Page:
The house represents a religious life; the rain represents divine judgement. Only the one built on the foundation of obedience to God’s Word stands, which calls for repentance, rejection of salvation by works, and trust in God’s grace to save through His merciful provision.
Commentary from the MacArthur study Bible, notes for Matthew 7:24-27.
It is not sufficient to give lip service to Christ’s lordship. Genuine faith produces obedience. A tree is known by its fruits (verse 44).
Commentary from the MacArthur study Bible, notes for Luke 6:46.
What makes an effective servant of Christ is not natural abilities, creativity, or human initiative, but total dependence on Him for both direction and adequacy. God uses those who are weak, humble, submissive, and obedient so that He alone gets the glory.
Commentary from Charles Stanley’s In Touch devotional, February 1, 2018.
The greatest tragedy that can befall someone is to think he’s saved, only to discover after death that he isn’t. We’d all like to believe the claims of those who say they’re Christians, but Jesus gives a harsh warning because He knows many will be deceived. They will sit in churches week after week, professing that Jesus is the Son of God, but won’t ever really enter into a personal relationship with Him.
Intellectual faith isn’t the same as saving faith. It’s not enough to know facts about Jesus or to believe He died and rose again. Even demons believe that (James 2:19). Salvation involves more than mere knowing. It requires trusting that Jesus Christ paid the penalty for your sin, receiving His forgiveness, turning away from old sinful ways, and entering into a relationship with Him. What matters is not what we say with our mouth, but what we believe in our heart.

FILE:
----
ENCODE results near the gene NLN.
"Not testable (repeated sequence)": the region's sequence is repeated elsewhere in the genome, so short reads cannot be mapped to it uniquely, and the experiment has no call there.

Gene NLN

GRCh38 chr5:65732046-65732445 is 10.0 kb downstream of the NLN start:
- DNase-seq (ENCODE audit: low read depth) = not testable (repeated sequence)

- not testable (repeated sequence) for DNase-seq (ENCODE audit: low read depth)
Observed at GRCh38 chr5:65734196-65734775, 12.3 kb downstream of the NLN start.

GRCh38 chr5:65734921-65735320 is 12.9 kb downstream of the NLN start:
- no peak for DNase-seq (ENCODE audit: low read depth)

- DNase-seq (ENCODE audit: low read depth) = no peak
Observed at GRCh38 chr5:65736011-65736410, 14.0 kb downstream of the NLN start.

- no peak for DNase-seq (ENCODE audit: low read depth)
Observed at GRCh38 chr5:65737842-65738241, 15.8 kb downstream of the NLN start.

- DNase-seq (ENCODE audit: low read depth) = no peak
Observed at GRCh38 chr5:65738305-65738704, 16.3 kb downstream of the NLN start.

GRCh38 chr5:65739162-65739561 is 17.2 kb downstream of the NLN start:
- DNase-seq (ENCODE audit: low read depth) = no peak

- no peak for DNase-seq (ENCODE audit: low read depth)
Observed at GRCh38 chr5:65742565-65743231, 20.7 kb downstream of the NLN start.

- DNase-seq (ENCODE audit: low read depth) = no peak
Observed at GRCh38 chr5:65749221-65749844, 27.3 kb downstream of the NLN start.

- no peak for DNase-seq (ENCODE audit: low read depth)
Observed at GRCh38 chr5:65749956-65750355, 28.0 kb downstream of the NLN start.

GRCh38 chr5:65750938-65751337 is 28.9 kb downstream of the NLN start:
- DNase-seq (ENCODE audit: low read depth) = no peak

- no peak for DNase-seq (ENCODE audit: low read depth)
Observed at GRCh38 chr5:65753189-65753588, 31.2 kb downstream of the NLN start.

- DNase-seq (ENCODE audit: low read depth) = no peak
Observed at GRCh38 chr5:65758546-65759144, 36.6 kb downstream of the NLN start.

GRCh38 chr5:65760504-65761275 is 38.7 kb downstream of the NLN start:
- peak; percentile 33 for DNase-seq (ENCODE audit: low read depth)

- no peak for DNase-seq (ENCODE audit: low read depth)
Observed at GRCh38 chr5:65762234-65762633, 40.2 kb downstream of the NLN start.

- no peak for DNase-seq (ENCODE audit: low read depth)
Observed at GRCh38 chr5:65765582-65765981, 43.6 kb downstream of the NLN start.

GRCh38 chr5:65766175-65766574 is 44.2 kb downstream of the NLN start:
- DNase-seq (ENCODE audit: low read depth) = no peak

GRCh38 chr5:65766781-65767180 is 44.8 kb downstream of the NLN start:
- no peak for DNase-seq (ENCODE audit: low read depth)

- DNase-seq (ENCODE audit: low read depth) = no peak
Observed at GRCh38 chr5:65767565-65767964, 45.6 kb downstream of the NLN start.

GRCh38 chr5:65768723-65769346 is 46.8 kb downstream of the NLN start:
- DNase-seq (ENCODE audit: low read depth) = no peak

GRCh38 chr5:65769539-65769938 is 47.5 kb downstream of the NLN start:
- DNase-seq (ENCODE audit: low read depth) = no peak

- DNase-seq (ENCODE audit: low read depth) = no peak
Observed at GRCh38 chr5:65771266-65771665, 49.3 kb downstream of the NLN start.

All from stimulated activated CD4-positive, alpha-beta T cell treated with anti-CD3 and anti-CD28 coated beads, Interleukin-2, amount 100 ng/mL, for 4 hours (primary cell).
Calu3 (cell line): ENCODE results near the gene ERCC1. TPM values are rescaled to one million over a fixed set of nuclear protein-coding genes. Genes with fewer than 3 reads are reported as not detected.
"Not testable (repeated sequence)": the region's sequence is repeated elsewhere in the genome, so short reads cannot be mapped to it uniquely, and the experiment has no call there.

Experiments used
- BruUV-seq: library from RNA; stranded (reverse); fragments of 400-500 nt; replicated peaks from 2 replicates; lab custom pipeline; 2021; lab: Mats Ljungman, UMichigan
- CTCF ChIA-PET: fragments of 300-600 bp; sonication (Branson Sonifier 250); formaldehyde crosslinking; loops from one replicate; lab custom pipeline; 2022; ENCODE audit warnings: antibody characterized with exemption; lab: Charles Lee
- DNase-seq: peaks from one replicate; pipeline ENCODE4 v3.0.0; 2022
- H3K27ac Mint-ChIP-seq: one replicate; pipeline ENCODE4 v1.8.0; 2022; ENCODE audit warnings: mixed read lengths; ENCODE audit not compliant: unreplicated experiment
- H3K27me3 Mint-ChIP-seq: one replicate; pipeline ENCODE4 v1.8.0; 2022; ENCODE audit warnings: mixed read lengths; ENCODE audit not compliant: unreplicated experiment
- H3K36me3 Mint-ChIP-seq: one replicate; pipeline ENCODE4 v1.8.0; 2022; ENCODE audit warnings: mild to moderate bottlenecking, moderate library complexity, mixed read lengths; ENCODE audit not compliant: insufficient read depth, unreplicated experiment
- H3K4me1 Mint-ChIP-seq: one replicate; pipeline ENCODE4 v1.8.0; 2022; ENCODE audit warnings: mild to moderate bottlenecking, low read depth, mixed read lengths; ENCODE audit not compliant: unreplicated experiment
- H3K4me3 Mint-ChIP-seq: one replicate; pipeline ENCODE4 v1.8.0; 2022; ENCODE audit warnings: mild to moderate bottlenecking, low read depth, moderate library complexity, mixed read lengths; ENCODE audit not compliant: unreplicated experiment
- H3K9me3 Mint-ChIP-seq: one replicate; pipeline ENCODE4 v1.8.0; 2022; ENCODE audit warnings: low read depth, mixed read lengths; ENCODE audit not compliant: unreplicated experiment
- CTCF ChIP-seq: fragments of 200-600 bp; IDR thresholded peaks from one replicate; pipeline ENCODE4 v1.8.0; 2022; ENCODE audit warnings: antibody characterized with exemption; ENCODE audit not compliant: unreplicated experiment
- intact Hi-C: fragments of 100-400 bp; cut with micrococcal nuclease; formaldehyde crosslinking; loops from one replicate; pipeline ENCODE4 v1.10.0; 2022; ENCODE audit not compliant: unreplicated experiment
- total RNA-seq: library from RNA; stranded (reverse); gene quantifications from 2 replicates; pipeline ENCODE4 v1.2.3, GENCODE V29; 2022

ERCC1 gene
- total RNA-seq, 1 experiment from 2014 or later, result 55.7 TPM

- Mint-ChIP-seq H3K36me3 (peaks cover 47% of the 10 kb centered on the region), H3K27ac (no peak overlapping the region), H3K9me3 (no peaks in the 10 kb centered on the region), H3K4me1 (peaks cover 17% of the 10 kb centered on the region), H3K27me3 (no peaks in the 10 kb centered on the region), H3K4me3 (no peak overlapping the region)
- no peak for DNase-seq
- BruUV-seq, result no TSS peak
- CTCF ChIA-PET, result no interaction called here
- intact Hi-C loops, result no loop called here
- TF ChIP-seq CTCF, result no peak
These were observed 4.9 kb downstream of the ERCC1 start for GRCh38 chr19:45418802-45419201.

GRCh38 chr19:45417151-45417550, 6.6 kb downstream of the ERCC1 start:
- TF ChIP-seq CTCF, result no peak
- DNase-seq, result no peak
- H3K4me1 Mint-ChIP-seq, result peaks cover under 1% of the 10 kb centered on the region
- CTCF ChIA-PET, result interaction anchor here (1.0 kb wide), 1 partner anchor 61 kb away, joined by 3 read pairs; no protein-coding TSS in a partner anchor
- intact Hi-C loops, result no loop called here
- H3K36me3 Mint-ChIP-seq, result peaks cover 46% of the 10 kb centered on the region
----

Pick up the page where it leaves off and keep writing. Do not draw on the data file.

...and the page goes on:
Although you probably won’t understand all that happens at the moment of salvation, when Christ becomes your Savior, He also becomes your Lord. As the Master of your life, He then has the right to govern what you do. His Holy Spirit takes up residence within you when you are saved, and that means you will change – God’s Spirit continually works to remove sinful attitudes and behaviors, replacing them with His spiritual fruit (Galatians 5:22-23).
We recognize a person’s salvation not by his profession but by fruit. If you are truly saved, your character will become more Christlike over time, and your desire will be to obey the Lord. This does not mean you’ll never sin or stumble, but overall, your life will be characterized by obedience.
Commentary from Charles Stanley’s In Touch devotional, December 18, 2017.
In God’s eyes, anyone who sins is rebellious, and Scripture tells us we’re all guilty (Romans 3:23). Now, it makes sense that an unbeliever would choose to act apart from biblical teaching. But what about those of us who have committed to follow Christ – what would cause us to stray from the will of our heavenly Father?
There are two powerful human tendencies that lead to disobedience: doubt and pride. Both can be dangerously misleading.
- Doubt is a mental struggle over whether or not to believe God’s promises. From our limited perspective, we cannot understand how the Lord works. Sometimes His way does not feel like the right path, so in order to obey, we must step out in faith. Then it can feel as though we are jumping off a cliff and trusting God’s invisible rope to hold us. If we listen to our doubt, we will surely transgress.
- Pride is the sin that caused Satan to fall from heaven, and it is a deceptive obstacle for believers as well. Pride has to do with thinking that our way is best, putting more faith in our ability than God’s promises, and desiring praise. Anything we do out of pride is rebellion against the Lord.
Whatever the cause, sin never leads to the Lord’s best for our life. God’s way is the only road resulting in fulfillment and peace.